Will also be trying Panzer Grenadier Deluxe with Steiner on Friday so will have a report on that.

    1. Thank you for commenting, Darren. I am anxious to hear about Panzer Grenadier Deluxe. On Friday I'm supposed to play 3GW with a friend so I'll let you know my thoughts on that game.

      Crossfire is a wonderful and very intense game when played with another human being. Its brilliance lies in its ability to make you really regret bad decisions! Over time, I found as I stepped into the role of the commander, I was doing what I could do to retain the initiative as long as possible. Sometimes you just have to ignore the other things going on around you if you want those reserves to come up.

      By the way, if you search "Crossfire" on my blog, you'll find quite a few modern games played with these excellent rules.

      They work very, very well for modern combat - the only change (and it's a big one) is that your units must become fire teams as opposed to remaining whole squads.

      I gave modern fireteams with SAWS 4 fire dice and HMGs/MMGs would get 5 dice...

      I tweaked the M&M variant for 20th century conflict - the only issue I came up with were some problems with the sequence of play but other than that, I had a working prototype. More to come - watch this space!

      PS If you have Crossfire, I heartily recommend you dust if off and play it sometime, albeit with another human being. Much more fun that way.

  4. Sorry Steve - seems my other comments never got posted. Here goes for third time lucky!

    Crossfire was an innovative system which never got its due IMHO. It is an excellent infantry combat system which really reflects a leader's risk/reward decision making. As such, its quite a different game to play. That plus the elastic timescale, and the point you make above that sometimes you just have to watch the breakthrough happen without being able to react, made it quite a quantum shift for 'traditional gamers'. But for that lower level game I think its great - it fits beautifully between a skirmish game and the medium/company size Battlegroup style game. And with 1 stand = 1 squad all those FoW players should be itching to use the figures that they already have.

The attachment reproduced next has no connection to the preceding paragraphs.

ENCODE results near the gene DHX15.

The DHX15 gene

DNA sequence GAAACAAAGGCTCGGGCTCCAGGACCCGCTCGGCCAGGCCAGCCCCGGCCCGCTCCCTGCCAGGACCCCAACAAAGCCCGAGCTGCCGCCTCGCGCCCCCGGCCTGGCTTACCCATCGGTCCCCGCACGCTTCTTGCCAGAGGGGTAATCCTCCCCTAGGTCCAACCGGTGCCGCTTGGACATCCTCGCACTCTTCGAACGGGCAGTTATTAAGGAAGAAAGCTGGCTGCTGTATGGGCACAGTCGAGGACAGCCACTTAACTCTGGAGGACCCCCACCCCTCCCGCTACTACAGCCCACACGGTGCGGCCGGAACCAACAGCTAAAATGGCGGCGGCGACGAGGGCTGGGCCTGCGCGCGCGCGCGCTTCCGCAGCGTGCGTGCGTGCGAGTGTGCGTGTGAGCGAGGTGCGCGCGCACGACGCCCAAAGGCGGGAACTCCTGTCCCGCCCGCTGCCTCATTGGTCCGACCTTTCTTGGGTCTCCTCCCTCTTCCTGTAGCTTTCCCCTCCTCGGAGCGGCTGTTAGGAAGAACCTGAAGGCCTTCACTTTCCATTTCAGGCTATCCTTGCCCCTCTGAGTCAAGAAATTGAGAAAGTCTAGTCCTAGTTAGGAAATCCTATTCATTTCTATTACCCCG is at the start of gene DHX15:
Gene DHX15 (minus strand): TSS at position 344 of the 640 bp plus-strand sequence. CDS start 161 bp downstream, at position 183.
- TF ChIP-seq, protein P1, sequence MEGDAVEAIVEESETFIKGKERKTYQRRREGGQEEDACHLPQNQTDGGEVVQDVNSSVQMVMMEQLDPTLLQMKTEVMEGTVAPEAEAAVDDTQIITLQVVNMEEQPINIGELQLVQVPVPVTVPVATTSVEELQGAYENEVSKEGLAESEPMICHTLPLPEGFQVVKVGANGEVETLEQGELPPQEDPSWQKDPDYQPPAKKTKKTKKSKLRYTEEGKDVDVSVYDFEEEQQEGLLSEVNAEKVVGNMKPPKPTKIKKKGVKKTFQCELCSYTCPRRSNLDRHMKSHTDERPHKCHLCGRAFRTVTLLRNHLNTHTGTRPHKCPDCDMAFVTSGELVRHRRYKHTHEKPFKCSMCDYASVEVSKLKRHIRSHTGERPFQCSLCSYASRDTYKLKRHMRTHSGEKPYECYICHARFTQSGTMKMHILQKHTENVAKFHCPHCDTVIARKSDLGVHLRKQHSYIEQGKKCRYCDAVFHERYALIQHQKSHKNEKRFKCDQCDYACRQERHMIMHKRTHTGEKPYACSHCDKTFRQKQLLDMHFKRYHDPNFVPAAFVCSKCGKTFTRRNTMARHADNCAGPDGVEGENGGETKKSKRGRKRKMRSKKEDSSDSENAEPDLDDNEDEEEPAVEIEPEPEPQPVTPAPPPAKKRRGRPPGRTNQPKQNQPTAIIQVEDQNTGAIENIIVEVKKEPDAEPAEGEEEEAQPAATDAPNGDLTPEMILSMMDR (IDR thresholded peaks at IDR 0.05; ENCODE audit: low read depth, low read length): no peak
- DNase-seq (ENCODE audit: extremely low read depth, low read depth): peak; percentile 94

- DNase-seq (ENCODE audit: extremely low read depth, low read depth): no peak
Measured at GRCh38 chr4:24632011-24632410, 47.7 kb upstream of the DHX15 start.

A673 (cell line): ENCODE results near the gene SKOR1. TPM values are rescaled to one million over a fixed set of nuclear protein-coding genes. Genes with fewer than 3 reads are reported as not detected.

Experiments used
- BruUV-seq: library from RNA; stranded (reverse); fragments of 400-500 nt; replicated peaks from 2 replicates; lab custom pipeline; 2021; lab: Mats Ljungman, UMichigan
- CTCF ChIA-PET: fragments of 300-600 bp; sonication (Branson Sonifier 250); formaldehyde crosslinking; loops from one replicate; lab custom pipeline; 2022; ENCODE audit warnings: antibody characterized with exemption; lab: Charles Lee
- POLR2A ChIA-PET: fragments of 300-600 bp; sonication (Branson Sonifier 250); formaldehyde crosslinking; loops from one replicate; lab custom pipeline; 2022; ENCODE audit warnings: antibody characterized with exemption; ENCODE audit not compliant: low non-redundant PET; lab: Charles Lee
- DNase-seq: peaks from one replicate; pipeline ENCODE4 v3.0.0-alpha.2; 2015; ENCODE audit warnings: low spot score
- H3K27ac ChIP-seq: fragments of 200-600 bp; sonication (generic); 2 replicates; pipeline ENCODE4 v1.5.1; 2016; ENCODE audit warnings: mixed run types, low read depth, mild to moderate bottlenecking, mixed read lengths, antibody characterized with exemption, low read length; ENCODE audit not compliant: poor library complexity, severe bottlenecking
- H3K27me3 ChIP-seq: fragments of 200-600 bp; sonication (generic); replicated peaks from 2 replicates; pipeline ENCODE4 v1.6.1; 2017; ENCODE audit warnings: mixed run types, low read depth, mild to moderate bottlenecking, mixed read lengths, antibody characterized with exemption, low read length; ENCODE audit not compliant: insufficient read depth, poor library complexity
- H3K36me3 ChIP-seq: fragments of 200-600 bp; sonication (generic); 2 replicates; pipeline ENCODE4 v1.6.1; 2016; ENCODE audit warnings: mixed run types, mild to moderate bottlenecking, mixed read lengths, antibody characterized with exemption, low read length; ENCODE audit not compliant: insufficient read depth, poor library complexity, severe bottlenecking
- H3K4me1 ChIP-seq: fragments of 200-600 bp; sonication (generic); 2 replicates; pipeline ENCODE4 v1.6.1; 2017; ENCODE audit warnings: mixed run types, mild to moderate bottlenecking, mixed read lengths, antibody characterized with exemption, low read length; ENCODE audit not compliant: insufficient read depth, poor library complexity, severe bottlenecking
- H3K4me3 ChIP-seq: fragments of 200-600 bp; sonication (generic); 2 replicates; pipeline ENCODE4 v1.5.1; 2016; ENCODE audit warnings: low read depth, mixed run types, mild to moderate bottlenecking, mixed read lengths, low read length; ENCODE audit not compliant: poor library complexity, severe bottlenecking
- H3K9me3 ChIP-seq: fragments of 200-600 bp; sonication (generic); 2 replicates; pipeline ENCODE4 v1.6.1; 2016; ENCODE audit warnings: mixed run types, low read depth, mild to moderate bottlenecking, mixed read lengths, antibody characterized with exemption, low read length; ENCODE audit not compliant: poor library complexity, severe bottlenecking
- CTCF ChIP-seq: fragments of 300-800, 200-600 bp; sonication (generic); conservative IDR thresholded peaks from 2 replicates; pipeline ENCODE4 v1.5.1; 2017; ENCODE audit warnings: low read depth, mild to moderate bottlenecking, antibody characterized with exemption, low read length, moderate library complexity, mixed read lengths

Sadly, I think this game's premature demise was its lack of artillery, heavy support weapons and vehicles/combat vehicles. I was very hopeful with talk a few years ago of Crossfire 2 but that never eventuated. You can only push rifle platoons around for so long before you want/need a bit more.

    I played a great mini-campaign using Crossfire adapted for a 15mm SF setting. Set in a heavily cluttered urban environment it was just excellent. I agree with you - adaptions for moderns using Fireteams instead of squads would be very good. In particular I'm thinking the infantry dominated battles in Vietnam. So I'm looking forward to seeing more from you on that one!

    Thanks for reminding me of another great game I own...sadly it too is in storage approximately 10,000 miles away!

    1. Paul,
      First of all, Happy Belated Birthday!
      Like I said before - I love Crossfire - especially for the narratives it produces during battles. It plays out like a real battle and it used to be one of my favorite games.

      Once playing against a friend I crossed a linear danger area with an entire platoon of veteran SS Germans during a Bulge game - only to watch each squad wiped out one after the other in a really nasty crossfire by US HMGs and infantry in hidden positions. Point is, I've never had so much fun losing a game in my life!

      The Crossfire edition I have has rules for artillery, infantry guns, and for many of the popular WW2 vehicles along with penetration values for their weapons. Some people have bemoaned them for their simplicity but I tend to like the approach Arty Conliffe took in the design.

      I've played it in a modern setting and really think it would work well for late 20th and early 21st century battles.

      I have yet to try a Vietnam era game but trust me when I say that's in the works! I just need to rebase those guys in teams! I'm working on that! Thanks for commenting sir!